It is also an important lesson in when to stop listening. There’s a moment where the woman Emmett whistled at is giving her own testimony meant to justify his brutal murder and Mamie, and the film by proxy, simply gets up and leaves. There’s an element of self care at work here that goes unnoticed in most activist cinema.

And on top of all of this we’re gifted by a truly unforgettable performance by Daneille Deadwyler in the lead and yes I am truly pissed she did not get nominated for Best Actress because holy shit does she deliver an Oscar-worthy performance.

5. Black Panther: Wakanda Forever

The new Black Panther in a new Black Panther costume stands on a beach in Black Panther: Wakanda Forever.

There is another kind of Black cinema that we don’t see often but I think is critical to modern conversations about race, and that is speculative Black cinema. Here, Afrofuturism (with a healthy does of realpolitik) is on full display, but in service of telling stories about grief, a necessary component in the self-care described above.

But Wakanda Forever also folds in something new (at least in the cinema that I’ve seen) Indigeno-futurism. We see, in the society of Talokan, another society hidden from the world in reaction to the violence against Indigenous bodies, bodies now made more resilient and impenetrable to that violence as a result. And a rebuke to the idea of the Indigenous body as inferior. All of which to say it’s legit fun to watch yet another movie where Indigenous folk kick colonizer ass (more on that in a minute).

The trick that Wakanda Forever has to pull off is almost impossible. Not only does it have to be a sequel to one of the most successful (not just financially or critically but, imho, politically) films of all time, it has to do so without its beating heart and soul. Chadwick Boseman’s absence permeates the film, and that is why it works. It leans into that loss, making it a story of grief, one that the whole cast and crew was experincing and processing in the act of telling that story. But the story of Black grief is one that needs to be told. And the story of Black women coming together in the absence of Black men, often (although not in this case) removed violently from their community and leading (not to mention demonstrating their capacity to lead long before the men were removed in the first place) is a criminally undertold story, especially in genre cinema.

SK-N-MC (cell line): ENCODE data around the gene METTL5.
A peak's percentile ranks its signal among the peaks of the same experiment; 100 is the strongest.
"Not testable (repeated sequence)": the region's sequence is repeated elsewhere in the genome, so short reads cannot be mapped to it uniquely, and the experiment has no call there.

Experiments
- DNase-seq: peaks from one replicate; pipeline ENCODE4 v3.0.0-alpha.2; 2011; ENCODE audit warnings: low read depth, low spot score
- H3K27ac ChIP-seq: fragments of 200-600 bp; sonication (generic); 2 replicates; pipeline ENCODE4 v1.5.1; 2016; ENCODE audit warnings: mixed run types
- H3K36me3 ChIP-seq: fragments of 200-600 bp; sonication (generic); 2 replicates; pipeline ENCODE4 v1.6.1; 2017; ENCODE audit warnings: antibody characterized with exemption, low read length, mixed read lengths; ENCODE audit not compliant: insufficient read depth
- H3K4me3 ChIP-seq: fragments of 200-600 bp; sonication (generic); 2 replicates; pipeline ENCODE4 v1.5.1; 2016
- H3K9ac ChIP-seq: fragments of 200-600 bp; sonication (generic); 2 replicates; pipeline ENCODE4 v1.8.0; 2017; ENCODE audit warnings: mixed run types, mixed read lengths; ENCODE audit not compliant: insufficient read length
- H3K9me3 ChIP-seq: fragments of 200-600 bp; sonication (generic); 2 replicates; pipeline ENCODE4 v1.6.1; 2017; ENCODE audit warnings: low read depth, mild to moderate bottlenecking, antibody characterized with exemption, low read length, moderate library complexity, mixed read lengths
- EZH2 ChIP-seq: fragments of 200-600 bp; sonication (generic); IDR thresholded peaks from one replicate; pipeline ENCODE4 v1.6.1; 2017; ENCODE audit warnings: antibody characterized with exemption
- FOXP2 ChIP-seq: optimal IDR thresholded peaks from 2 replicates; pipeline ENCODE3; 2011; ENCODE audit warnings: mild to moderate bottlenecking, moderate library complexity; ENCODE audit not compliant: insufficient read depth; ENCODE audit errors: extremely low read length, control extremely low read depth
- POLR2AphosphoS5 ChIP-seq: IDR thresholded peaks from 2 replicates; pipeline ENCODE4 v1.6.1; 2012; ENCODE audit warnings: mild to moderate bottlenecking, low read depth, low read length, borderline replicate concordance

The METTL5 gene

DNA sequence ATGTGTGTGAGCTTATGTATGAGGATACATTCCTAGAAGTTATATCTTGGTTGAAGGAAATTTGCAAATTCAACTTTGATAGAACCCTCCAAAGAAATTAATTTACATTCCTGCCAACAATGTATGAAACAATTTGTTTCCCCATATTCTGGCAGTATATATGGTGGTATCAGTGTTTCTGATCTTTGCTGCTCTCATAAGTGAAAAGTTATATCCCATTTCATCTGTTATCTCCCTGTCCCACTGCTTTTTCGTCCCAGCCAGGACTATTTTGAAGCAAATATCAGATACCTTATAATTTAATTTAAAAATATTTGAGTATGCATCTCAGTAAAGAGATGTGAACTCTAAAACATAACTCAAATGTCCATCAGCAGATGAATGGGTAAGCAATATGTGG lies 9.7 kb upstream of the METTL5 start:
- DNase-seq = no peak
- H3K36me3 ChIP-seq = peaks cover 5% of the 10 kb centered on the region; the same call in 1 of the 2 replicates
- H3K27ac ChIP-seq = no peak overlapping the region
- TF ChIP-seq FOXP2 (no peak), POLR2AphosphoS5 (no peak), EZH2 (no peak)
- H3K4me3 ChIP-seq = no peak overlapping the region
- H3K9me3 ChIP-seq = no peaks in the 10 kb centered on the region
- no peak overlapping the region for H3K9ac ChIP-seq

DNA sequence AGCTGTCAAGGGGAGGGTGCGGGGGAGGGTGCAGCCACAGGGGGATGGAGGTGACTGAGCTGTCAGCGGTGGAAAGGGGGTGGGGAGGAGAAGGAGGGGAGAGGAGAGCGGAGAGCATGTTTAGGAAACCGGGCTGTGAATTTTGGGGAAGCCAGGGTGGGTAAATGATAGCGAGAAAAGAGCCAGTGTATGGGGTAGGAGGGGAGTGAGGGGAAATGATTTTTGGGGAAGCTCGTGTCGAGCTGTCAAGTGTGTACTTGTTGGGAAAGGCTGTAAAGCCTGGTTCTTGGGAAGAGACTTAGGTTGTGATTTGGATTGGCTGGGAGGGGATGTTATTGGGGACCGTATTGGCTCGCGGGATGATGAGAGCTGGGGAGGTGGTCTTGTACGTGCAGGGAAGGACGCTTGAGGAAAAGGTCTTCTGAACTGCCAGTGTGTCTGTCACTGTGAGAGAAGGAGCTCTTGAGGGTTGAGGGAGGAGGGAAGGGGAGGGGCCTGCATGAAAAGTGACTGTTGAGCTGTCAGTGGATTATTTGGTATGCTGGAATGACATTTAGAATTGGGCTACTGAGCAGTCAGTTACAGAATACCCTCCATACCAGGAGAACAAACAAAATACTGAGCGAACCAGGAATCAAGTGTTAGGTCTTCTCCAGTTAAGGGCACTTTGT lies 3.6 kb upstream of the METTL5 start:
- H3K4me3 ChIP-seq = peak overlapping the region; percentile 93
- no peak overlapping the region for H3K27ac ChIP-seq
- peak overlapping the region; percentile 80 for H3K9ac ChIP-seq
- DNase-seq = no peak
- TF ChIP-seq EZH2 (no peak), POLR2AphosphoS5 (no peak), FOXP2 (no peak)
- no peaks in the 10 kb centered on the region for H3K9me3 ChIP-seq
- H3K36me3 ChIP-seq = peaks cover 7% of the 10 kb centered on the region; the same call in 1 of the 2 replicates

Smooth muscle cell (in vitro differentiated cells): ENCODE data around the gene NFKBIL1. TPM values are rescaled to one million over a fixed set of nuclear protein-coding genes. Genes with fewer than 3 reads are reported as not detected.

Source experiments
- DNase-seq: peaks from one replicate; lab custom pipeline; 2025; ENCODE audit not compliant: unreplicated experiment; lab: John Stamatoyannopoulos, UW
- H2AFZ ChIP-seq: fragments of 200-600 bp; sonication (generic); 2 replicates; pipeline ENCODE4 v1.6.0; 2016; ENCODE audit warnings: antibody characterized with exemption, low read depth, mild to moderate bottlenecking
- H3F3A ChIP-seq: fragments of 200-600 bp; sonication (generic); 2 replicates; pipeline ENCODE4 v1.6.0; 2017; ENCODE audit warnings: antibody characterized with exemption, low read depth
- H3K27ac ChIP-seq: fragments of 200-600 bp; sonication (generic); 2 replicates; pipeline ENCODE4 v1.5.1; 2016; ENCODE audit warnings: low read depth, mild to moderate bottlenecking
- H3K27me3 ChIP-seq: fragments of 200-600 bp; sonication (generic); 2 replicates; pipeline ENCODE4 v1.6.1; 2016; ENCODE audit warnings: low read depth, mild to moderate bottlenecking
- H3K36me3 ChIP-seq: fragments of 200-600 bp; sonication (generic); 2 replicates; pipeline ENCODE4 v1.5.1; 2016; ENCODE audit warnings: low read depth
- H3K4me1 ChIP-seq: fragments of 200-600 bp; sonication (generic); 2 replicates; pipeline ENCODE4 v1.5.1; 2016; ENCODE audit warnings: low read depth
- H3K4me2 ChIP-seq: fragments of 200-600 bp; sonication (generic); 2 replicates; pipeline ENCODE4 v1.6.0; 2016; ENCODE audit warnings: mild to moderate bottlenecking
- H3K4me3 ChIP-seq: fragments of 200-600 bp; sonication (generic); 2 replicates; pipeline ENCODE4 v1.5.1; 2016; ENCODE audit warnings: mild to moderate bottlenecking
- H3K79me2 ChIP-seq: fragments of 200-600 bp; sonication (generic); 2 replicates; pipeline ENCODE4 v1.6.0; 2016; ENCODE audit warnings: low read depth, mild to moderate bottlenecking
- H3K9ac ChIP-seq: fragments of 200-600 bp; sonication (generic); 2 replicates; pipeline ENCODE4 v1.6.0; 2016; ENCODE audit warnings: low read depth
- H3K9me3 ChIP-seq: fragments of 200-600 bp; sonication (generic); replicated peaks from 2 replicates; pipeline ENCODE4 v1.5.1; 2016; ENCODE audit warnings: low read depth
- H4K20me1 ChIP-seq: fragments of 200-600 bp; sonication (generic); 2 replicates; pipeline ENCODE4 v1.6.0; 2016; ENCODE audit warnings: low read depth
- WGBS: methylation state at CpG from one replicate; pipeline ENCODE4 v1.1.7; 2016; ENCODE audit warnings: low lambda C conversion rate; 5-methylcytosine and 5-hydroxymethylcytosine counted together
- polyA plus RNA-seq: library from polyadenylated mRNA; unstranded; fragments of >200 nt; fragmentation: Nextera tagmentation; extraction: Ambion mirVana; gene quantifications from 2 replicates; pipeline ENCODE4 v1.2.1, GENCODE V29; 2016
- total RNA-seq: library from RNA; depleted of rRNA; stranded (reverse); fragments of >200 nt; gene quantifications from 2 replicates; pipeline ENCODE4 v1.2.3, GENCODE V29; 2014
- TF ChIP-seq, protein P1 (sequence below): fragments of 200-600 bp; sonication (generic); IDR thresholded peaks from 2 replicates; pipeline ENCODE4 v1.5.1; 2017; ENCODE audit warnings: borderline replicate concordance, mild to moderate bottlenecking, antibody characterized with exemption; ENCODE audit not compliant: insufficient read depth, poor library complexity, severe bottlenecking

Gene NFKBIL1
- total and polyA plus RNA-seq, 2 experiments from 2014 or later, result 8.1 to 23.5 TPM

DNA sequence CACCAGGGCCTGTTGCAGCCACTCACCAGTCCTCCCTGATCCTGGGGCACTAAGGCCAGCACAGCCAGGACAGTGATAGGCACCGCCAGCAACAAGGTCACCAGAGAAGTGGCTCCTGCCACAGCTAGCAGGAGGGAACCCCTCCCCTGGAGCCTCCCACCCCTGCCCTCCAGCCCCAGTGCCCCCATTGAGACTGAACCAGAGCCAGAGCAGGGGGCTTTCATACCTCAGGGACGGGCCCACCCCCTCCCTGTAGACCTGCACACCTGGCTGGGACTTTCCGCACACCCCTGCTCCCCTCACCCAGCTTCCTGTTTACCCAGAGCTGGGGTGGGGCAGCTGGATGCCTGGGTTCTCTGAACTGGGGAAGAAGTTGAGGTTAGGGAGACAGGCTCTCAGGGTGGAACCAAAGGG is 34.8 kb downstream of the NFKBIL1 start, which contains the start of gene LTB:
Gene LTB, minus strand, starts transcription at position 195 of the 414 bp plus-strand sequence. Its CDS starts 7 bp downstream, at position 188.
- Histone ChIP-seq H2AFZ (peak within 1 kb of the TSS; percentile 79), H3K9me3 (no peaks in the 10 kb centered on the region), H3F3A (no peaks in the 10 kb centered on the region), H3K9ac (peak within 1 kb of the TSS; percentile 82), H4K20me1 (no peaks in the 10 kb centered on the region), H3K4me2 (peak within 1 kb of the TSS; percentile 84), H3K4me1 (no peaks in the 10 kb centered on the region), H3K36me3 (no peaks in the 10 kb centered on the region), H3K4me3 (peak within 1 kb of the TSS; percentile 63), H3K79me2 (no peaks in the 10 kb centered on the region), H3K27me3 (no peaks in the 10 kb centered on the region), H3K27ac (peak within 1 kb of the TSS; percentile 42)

And there are any number of other great uses of imagery and theme to be unpacked (see this fantastic piece on the use of water in the film) but this piece is too long already.

4. RRR

Ram Charan and Nandamuri Taraka Rama Rao Jr. in a dance number from RRR.

This film came, for me, out of nowhere. I’m just sitting there, minding my own business, and then Patrick Willem drops this video and it’s like “you need to go see this movie you’ve never heard of”. And then I hear it’s coming to one of my local theaters for a one-night only engagement and my friends are all like “no you need to see this in a theater RIGHT NOW!” And then I got and it’s like…during the intermission (cos that’s a thing here) someone shouts “THERE’S SO MUCH MOVIE IN THIS MOVIE!!!” and I’m like, yeah, that’s the best way to sum up this movie. And, at the end, after almost four hours, I’m like “IS THAT ALL!?!? I WANT MORE RRR!!!”

Yeah. It’s like that.

Imagine packing every action film you’ve ever seen and about half of all musicals and then throw in a shit-ton of anti-colonialism and you’ve just about got RRR. It is an indescribably big, loud, expressive, ridiculous experience that as much as (and frankly a whole lot more) Top Gun: Maverick proves that there is still a unique place for watching film in a theater with other fanatics.

Watch it streaming if you must, but if you can (and some places are still showing it once a month) see it in a theater with people who know.

And yeah, it’s worth noting that no fewer than five movies this year have major scenes of Indigenous folks absolutely kicking colonizer ass. RRR, Prey, Wakanda Forever, Avatar: The Way of Water, and The Woman King. I don’t think I’ve ever seen this many movies depict that in one year (or two or three) and rather than write a whole think piece about it I’m just gonna say: About goddamn time.

3. Women Talking

Jessie Buckley and Judith Ivey look offscreen while sitting in a barn in Women Talking.

There are two kinds of movies I like in particular. Ones where a whole lot of action happens and it’s awesome and inventive. And ones where people sit around and talk and it’s awesome and inventive. This is the latter.